Sunday, 31 August 2014
Roaring our heads off
...for these two, Nina Stemme and Donald Runnicles (which also means the Deutsche Oper Berlin orchestra), in a shatteringly great Proms Salome. No need to add much to the rave over on The Arts Desk but I wanted to include a few more of Chris Christodoulou's photos, which arrived as usual punktlich not long after I got back from the Albert Hall last night.
The above came from him after I'd asked for a landscape of Nina, preferably with Donald, to lead. Before he fired them back, I'd already cropped the money shot, and unless he objects don't want to replace it. Hence the second home. There were also others I couldn't use over there. Doris Soffel, having made little impression on us as the Countess in the Zurich Queen of Spades, really had a ball with Herodias, and Runnicles let her hold on to her top A at 'schweigen!' for what seemed like an infinity. Here she is with Stemme.
I mentioned the shame about the slight dependence on scores and music stands from most of the men - Samuel Youn's Jokanaan honourably excepted - but this shows that character tenor Burkhard Ulrich wasn't beyond acting it out as Herod.
Cheers, too, for the Narraboth, Belgian Thomas Blondelle
and Ronnita Miller from St Petersburg, Florida, now a Deutsche Oper principal, as a lustrous 'Page'.
It was a company show, no doubt about it: what a team Runnicles has in Berlin. But ultimately it had to be Nina's night. Doesn't she look, in relaxed mode, like our own intense non-singing (as far as I know) actress Olivia Colman?
Oh, and if you're curious to know who the boors were behind us, shouting 'sit down!' when I rose unhesitatingly to my feet after the shield-crushing, I'll go so far as to say that the only one of them I recognised - and they were all obnoxious in their self-expression before the invisible curtain rose - was a distinguished and, by all accounts, Mensch-like singer who must have welcomed a few standing ovations himself in his time. Shame on them.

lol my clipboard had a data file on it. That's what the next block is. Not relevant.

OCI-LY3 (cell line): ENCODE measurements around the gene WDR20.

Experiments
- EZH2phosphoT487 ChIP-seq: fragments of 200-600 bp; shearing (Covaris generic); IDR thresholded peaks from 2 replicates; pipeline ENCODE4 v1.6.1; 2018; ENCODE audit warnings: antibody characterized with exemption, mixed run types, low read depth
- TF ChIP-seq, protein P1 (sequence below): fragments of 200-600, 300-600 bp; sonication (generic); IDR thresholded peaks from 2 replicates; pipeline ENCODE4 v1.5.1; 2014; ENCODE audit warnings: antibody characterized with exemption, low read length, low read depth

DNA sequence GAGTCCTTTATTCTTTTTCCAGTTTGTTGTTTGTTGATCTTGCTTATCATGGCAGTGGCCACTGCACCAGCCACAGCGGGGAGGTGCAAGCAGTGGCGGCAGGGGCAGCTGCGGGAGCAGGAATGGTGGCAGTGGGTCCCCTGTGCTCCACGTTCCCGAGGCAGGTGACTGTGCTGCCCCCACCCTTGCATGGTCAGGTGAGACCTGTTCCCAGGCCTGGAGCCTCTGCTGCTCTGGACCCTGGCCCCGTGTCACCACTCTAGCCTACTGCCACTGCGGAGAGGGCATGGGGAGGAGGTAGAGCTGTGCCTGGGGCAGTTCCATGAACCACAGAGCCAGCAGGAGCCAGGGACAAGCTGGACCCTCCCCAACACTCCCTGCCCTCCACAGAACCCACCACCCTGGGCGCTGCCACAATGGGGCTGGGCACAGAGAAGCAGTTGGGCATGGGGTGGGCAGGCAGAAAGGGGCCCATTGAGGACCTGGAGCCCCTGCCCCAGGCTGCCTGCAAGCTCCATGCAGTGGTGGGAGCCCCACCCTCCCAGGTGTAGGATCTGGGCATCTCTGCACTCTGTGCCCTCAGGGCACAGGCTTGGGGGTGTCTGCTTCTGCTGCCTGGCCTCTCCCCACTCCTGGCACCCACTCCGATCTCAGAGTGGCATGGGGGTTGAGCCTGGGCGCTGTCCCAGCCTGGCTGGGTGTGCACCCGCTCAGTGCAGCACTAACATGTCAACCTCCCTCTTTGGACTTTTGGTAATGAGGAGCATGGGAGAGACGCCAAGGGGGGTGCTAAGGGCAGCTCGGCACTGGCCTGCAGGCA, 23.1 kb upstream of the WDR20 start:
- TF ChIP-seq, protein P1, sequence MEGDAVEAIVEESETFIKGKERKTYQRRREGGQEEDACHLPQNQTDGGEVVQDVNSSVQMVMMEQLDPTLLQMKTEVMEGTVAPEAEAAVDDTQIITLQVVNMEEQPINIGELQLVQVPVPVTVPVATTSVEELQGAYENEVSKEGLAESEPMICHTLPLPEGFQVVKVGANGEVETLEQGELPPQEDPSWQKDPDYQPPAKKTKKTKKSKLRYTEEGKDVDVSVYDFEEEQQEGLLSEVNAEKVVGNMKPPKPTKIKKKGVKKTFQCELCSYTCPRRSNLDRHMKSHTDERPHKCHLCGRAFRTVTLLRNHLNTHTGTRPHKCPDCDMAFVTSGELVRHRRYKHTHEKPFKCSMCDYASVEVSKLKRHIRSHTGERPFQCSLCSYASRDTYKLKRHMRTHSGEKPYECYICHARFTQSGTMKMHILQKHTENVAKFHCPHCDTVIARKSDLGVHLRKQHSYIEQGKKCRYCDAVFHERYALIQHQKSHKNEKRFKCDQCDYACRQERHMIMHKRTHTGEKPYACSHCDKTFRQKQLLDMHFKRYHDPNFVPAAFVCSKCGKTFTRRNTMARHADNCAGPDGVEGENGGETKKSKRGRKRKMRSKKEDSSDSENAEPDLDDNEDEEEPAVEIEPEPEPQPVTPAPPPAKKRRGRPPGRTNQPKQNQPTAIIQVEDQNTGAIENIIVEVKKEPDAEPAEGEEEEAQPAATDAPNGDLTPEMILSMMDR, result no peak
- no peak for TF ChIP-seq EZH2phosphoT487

1/10 As outlined in a comment below, this was everything the following (last) night's Elektra was not. Ed Seckerson expresses everything I felt in his review for The Arts Desk, not least so eloquently nailing the problem of Christine Goerke's upper register. And he's also right to say that Felicity Palmer's Clytemnestra was the star of the evening. What's the caption here? 'Yes, I'm still better than you, my girl, even at 70'?
Even so, in an ideal dramatic world, Clytemnestra shouldn't be either so old or so visibly raddled. After all, she's the mother of a 20 year old girl, and her decay is inner. Which is why you'll never see a better portrayal than Waltraud Meier's in the great Patrice Chereau's last stand. In fact this is one of the most riveting opera DVDs ever made, and Evelyn Herlitzius - slight of frame, searing of voice - IS Elektra as far as I'm concerned. For some reason my BBC Music Mag five-star review isn't up on the erratic website, but need I say more here? Don't waste time on the iPlayer broadcast of the Prom; buy the DVD.